News David McWilliams

Sunday 21 September 2014

Why a cut in interest rates will push up mortgage costs for first-time home buyers

Published 21/05/2014 | 02:30

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European Central Bank (ECB) president Mario Draghi
European Central Bank (ECB) president Mario Draghi

What better city for a football lover to be in this week than Madrid? I have always loved Spanish football commentary. Even though I haven't a word of Spanish, I love the rapid-fire speech, the dramatic rolling Rs, the intensity and pace of the commentators and of course, the demented celebrations when a goal is scored.

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As the locals here in Madrid gear up for the Champions League final between Real and Atletico on Saturday, the only talk is of the game, its significance and how it sets up Spanish football for the World Cup where they are defending Champions.

Spain has an extraordinary record having won the Euros in 2008 and 2012 and the World Cup in 2010. The national team is not the force it was in 2010, but no one in Europe can deny the dominance of Spain over the past decade.

However, Spain's purple patch in football has been mirrored by a catastrophe in its economy.

Almost since the day Iker Casillas lifted the European Cup in June 2008, Spain itself has remained firmly in the red. The economy has been in freefall.

Like Ireland, Spaniards were conned into thinking they could get rich buying and selling Spain to each other with other people's money. The subsequent bust was spectacular and is still being felt in debilitating levels of unemployment and indebtedness.

As any economic textbook would tell you, when countries go through this type of contraction, prices fall. When people get used to prices falling they expect it to continue and this leads to a deflationary spiral. The very act of cutting prices prompts people to think that prices are going to fall even more next month or next year, so they hold off spending.

Deflation – which means that the price of your product is falling – is a disaster when you have lots of debt because it means that although your debt repayments stay the same you have less money. The less money you have, the less likely you are to spend and the spiral takes hold where deflation leads to less spending and lower prices. Bank lending falls and people try to pay back debt.

Those with savings save more, not less, because they are delaying spending. As such, deflation is much more difficult to deal with than its nemesis inflation.

The cure for deflation is inflation. Both Ireland and Spain need inflation right now.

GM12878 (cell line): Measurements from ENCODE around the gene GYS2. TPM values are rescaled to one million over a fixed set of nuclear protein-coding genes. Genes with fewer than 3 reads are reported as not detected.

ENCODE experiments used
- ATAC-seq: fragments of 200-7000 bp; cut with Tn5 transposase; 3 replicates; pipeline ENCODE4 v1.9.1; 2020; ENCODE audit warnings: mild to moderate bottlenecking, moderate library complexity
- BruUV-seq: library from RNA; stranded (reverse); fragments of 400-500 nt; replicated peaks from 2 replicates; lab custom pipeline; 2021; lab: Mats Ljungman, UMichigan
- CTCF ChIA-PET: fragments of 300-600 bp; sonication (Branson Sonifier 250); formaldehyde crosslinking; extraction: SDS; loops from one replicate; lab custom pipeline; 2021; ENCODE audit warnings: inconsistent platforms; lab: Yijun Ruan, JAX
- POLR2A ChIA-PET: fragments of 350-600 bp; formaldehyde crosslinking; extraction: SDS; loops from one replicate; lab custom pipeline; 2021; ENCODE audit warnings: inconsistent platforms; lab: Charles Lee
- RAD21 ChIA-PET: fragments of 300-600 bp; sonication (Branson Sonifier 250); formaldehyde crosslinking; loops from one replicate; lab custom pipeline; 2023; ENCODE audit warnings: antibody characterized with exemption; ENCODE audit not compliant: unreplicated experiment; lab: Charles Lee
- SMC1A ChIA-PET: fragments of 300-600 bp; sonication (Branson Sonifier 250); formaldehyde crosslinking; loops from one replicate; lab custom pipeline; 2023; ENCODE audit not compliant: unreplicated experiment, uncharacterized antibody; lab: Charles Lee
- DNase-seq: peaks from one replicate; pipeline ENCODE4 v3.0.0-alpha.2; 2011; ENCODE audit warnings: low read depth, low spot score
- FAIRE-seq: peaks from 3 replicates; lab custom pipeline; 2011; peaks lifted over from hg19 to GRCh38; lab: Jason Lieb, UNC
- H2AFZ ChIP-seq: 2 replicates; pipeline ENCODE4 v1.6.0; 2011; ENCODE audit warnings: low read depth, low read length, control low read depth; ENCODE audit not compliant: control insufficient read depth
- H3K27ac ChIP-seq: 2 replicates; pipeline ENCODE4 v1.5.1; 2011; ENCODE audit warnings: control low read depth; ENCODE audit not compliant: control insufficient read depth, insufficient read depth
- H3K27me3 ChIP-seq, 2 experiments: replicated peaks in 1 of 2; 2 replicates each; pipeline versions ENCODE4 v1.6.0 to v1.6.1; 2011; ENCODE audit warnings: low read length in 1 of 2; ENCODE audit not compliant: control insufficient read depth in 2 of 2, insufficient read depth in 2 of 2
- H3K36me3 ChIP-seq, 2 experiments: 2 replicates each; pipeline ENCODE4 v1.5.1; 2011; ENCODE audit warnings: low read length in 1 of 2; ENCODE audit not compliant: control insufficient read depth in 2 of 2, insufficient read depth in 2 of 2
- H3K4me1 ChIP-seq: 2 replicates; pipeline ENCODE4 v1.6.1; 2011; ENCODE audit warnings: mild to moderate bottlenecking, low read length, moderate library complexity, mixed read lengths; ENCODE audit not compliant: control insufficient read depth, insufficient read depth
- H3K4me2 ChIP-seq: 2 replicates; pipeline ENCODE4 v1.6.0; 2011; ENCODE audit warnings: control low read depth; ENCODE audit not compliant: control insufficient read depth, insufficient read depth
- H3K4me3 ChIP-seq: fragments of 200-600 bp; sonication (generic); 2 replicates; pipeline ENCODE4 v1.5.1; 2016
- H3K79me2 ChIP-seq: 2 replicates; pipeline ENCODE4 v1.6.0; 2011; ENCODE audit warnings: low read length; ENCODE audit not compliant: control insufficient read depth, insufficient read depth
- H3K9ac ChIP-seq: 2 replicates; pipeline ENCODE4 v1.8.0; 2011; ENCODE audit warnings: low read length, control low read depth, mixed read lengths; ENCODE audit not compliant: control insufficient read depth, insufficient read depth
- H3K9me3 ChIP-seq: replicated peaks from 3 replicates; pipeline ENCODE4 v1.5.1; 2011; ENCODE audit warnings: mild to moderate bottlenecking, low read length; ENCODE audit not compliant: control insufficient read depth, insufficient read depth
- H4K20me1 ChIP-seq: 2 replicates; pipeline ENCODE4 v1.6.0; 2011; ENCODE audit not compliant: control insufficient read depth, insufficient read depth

Now here's where things get interesting, because whereas both Ireland and Spain need inflation now, the fact that Spain needs it matters to Germany.

Why is this? It is because in Europe, size matters. A problem in a small place like Ireland isn't a problem to anyone else but the Irish. However, a problem in a big country like Spain is everyone's problem. This is why deflation in Spain – and Italy – prompted the ECB to say that it would cut interest rates again to prevent deflation taking hold in the southern periphery.

So what might the ECB do and how will it affect us in Ireland?

The ECB, which used to be a Germanic fiefdom has suffered what might be termed an Italian coup d'etat, under the Italian Mario Draghi (below). He will cut rates next month to help Spain and his native Italy; how this affects Ireland will not be high on anyone's agenda in Europe but affect us it will.

The ECB is likely to cut the base lending rate from 0.25pc to zero and possibly cut the deposit rate, the rate that banks get for depositing money at the ECB from 0pc to -0.15bps. This means saving money will cost you.

Now what will this do in Ireland and how will it affect the property market, which everyone is talking about now? When this move comes in June, the headlines will say that interest rates for borrowers will fall. They will fall for some, but not all.

Here is where the existence of tracker mortgages changes the game and, counter-intuitively, the fall in ECB rates will mean that interest rates to first-time buyers might go up, not down! How could this be?

It is because banks make money by lending. So they need to lend more than they take in as deposits. This is why they charge more money for a loan than they pay out for a deposit. The difference is their profit. But with trackers they can't charge more money on the loans because these loans are linked to the ECB base rate. So this means the banks have to charge higher margins on other new loans to compensate for the "subsidy" they are paying out on the trackers. This means that new first-time buyers could end up paying actually more interest – above 5pc – on new loans even though the official rate of interest is zero!

How will his affect the housing market? It means that the "cash buyer" is in an even stronger position to elbow out the first-time buyer because the cash buyer will have at least a 5pc cushion to bid above the first-time buyer with a mortgage. This means that the dynamic of recent months, where first-time buyers are being priced out of the market, will continue.

The fascinating and worrying thing about this story is just how little control we in Ireland have over our destiny. Deflation here in Spain is dictating conditions in Ireland far more than events in Ireland are dictating conditions in Ireland. Do you find that bizarre? I do. It is something to consider when voting this week. Every time you vote for "more Europe", you are voting for less and less influence over your own life. And there was me thinking that our forefathers fought for democracy to have more, not less control over their own affairs!

www.davidmcwilliams.ie

Irish Independent

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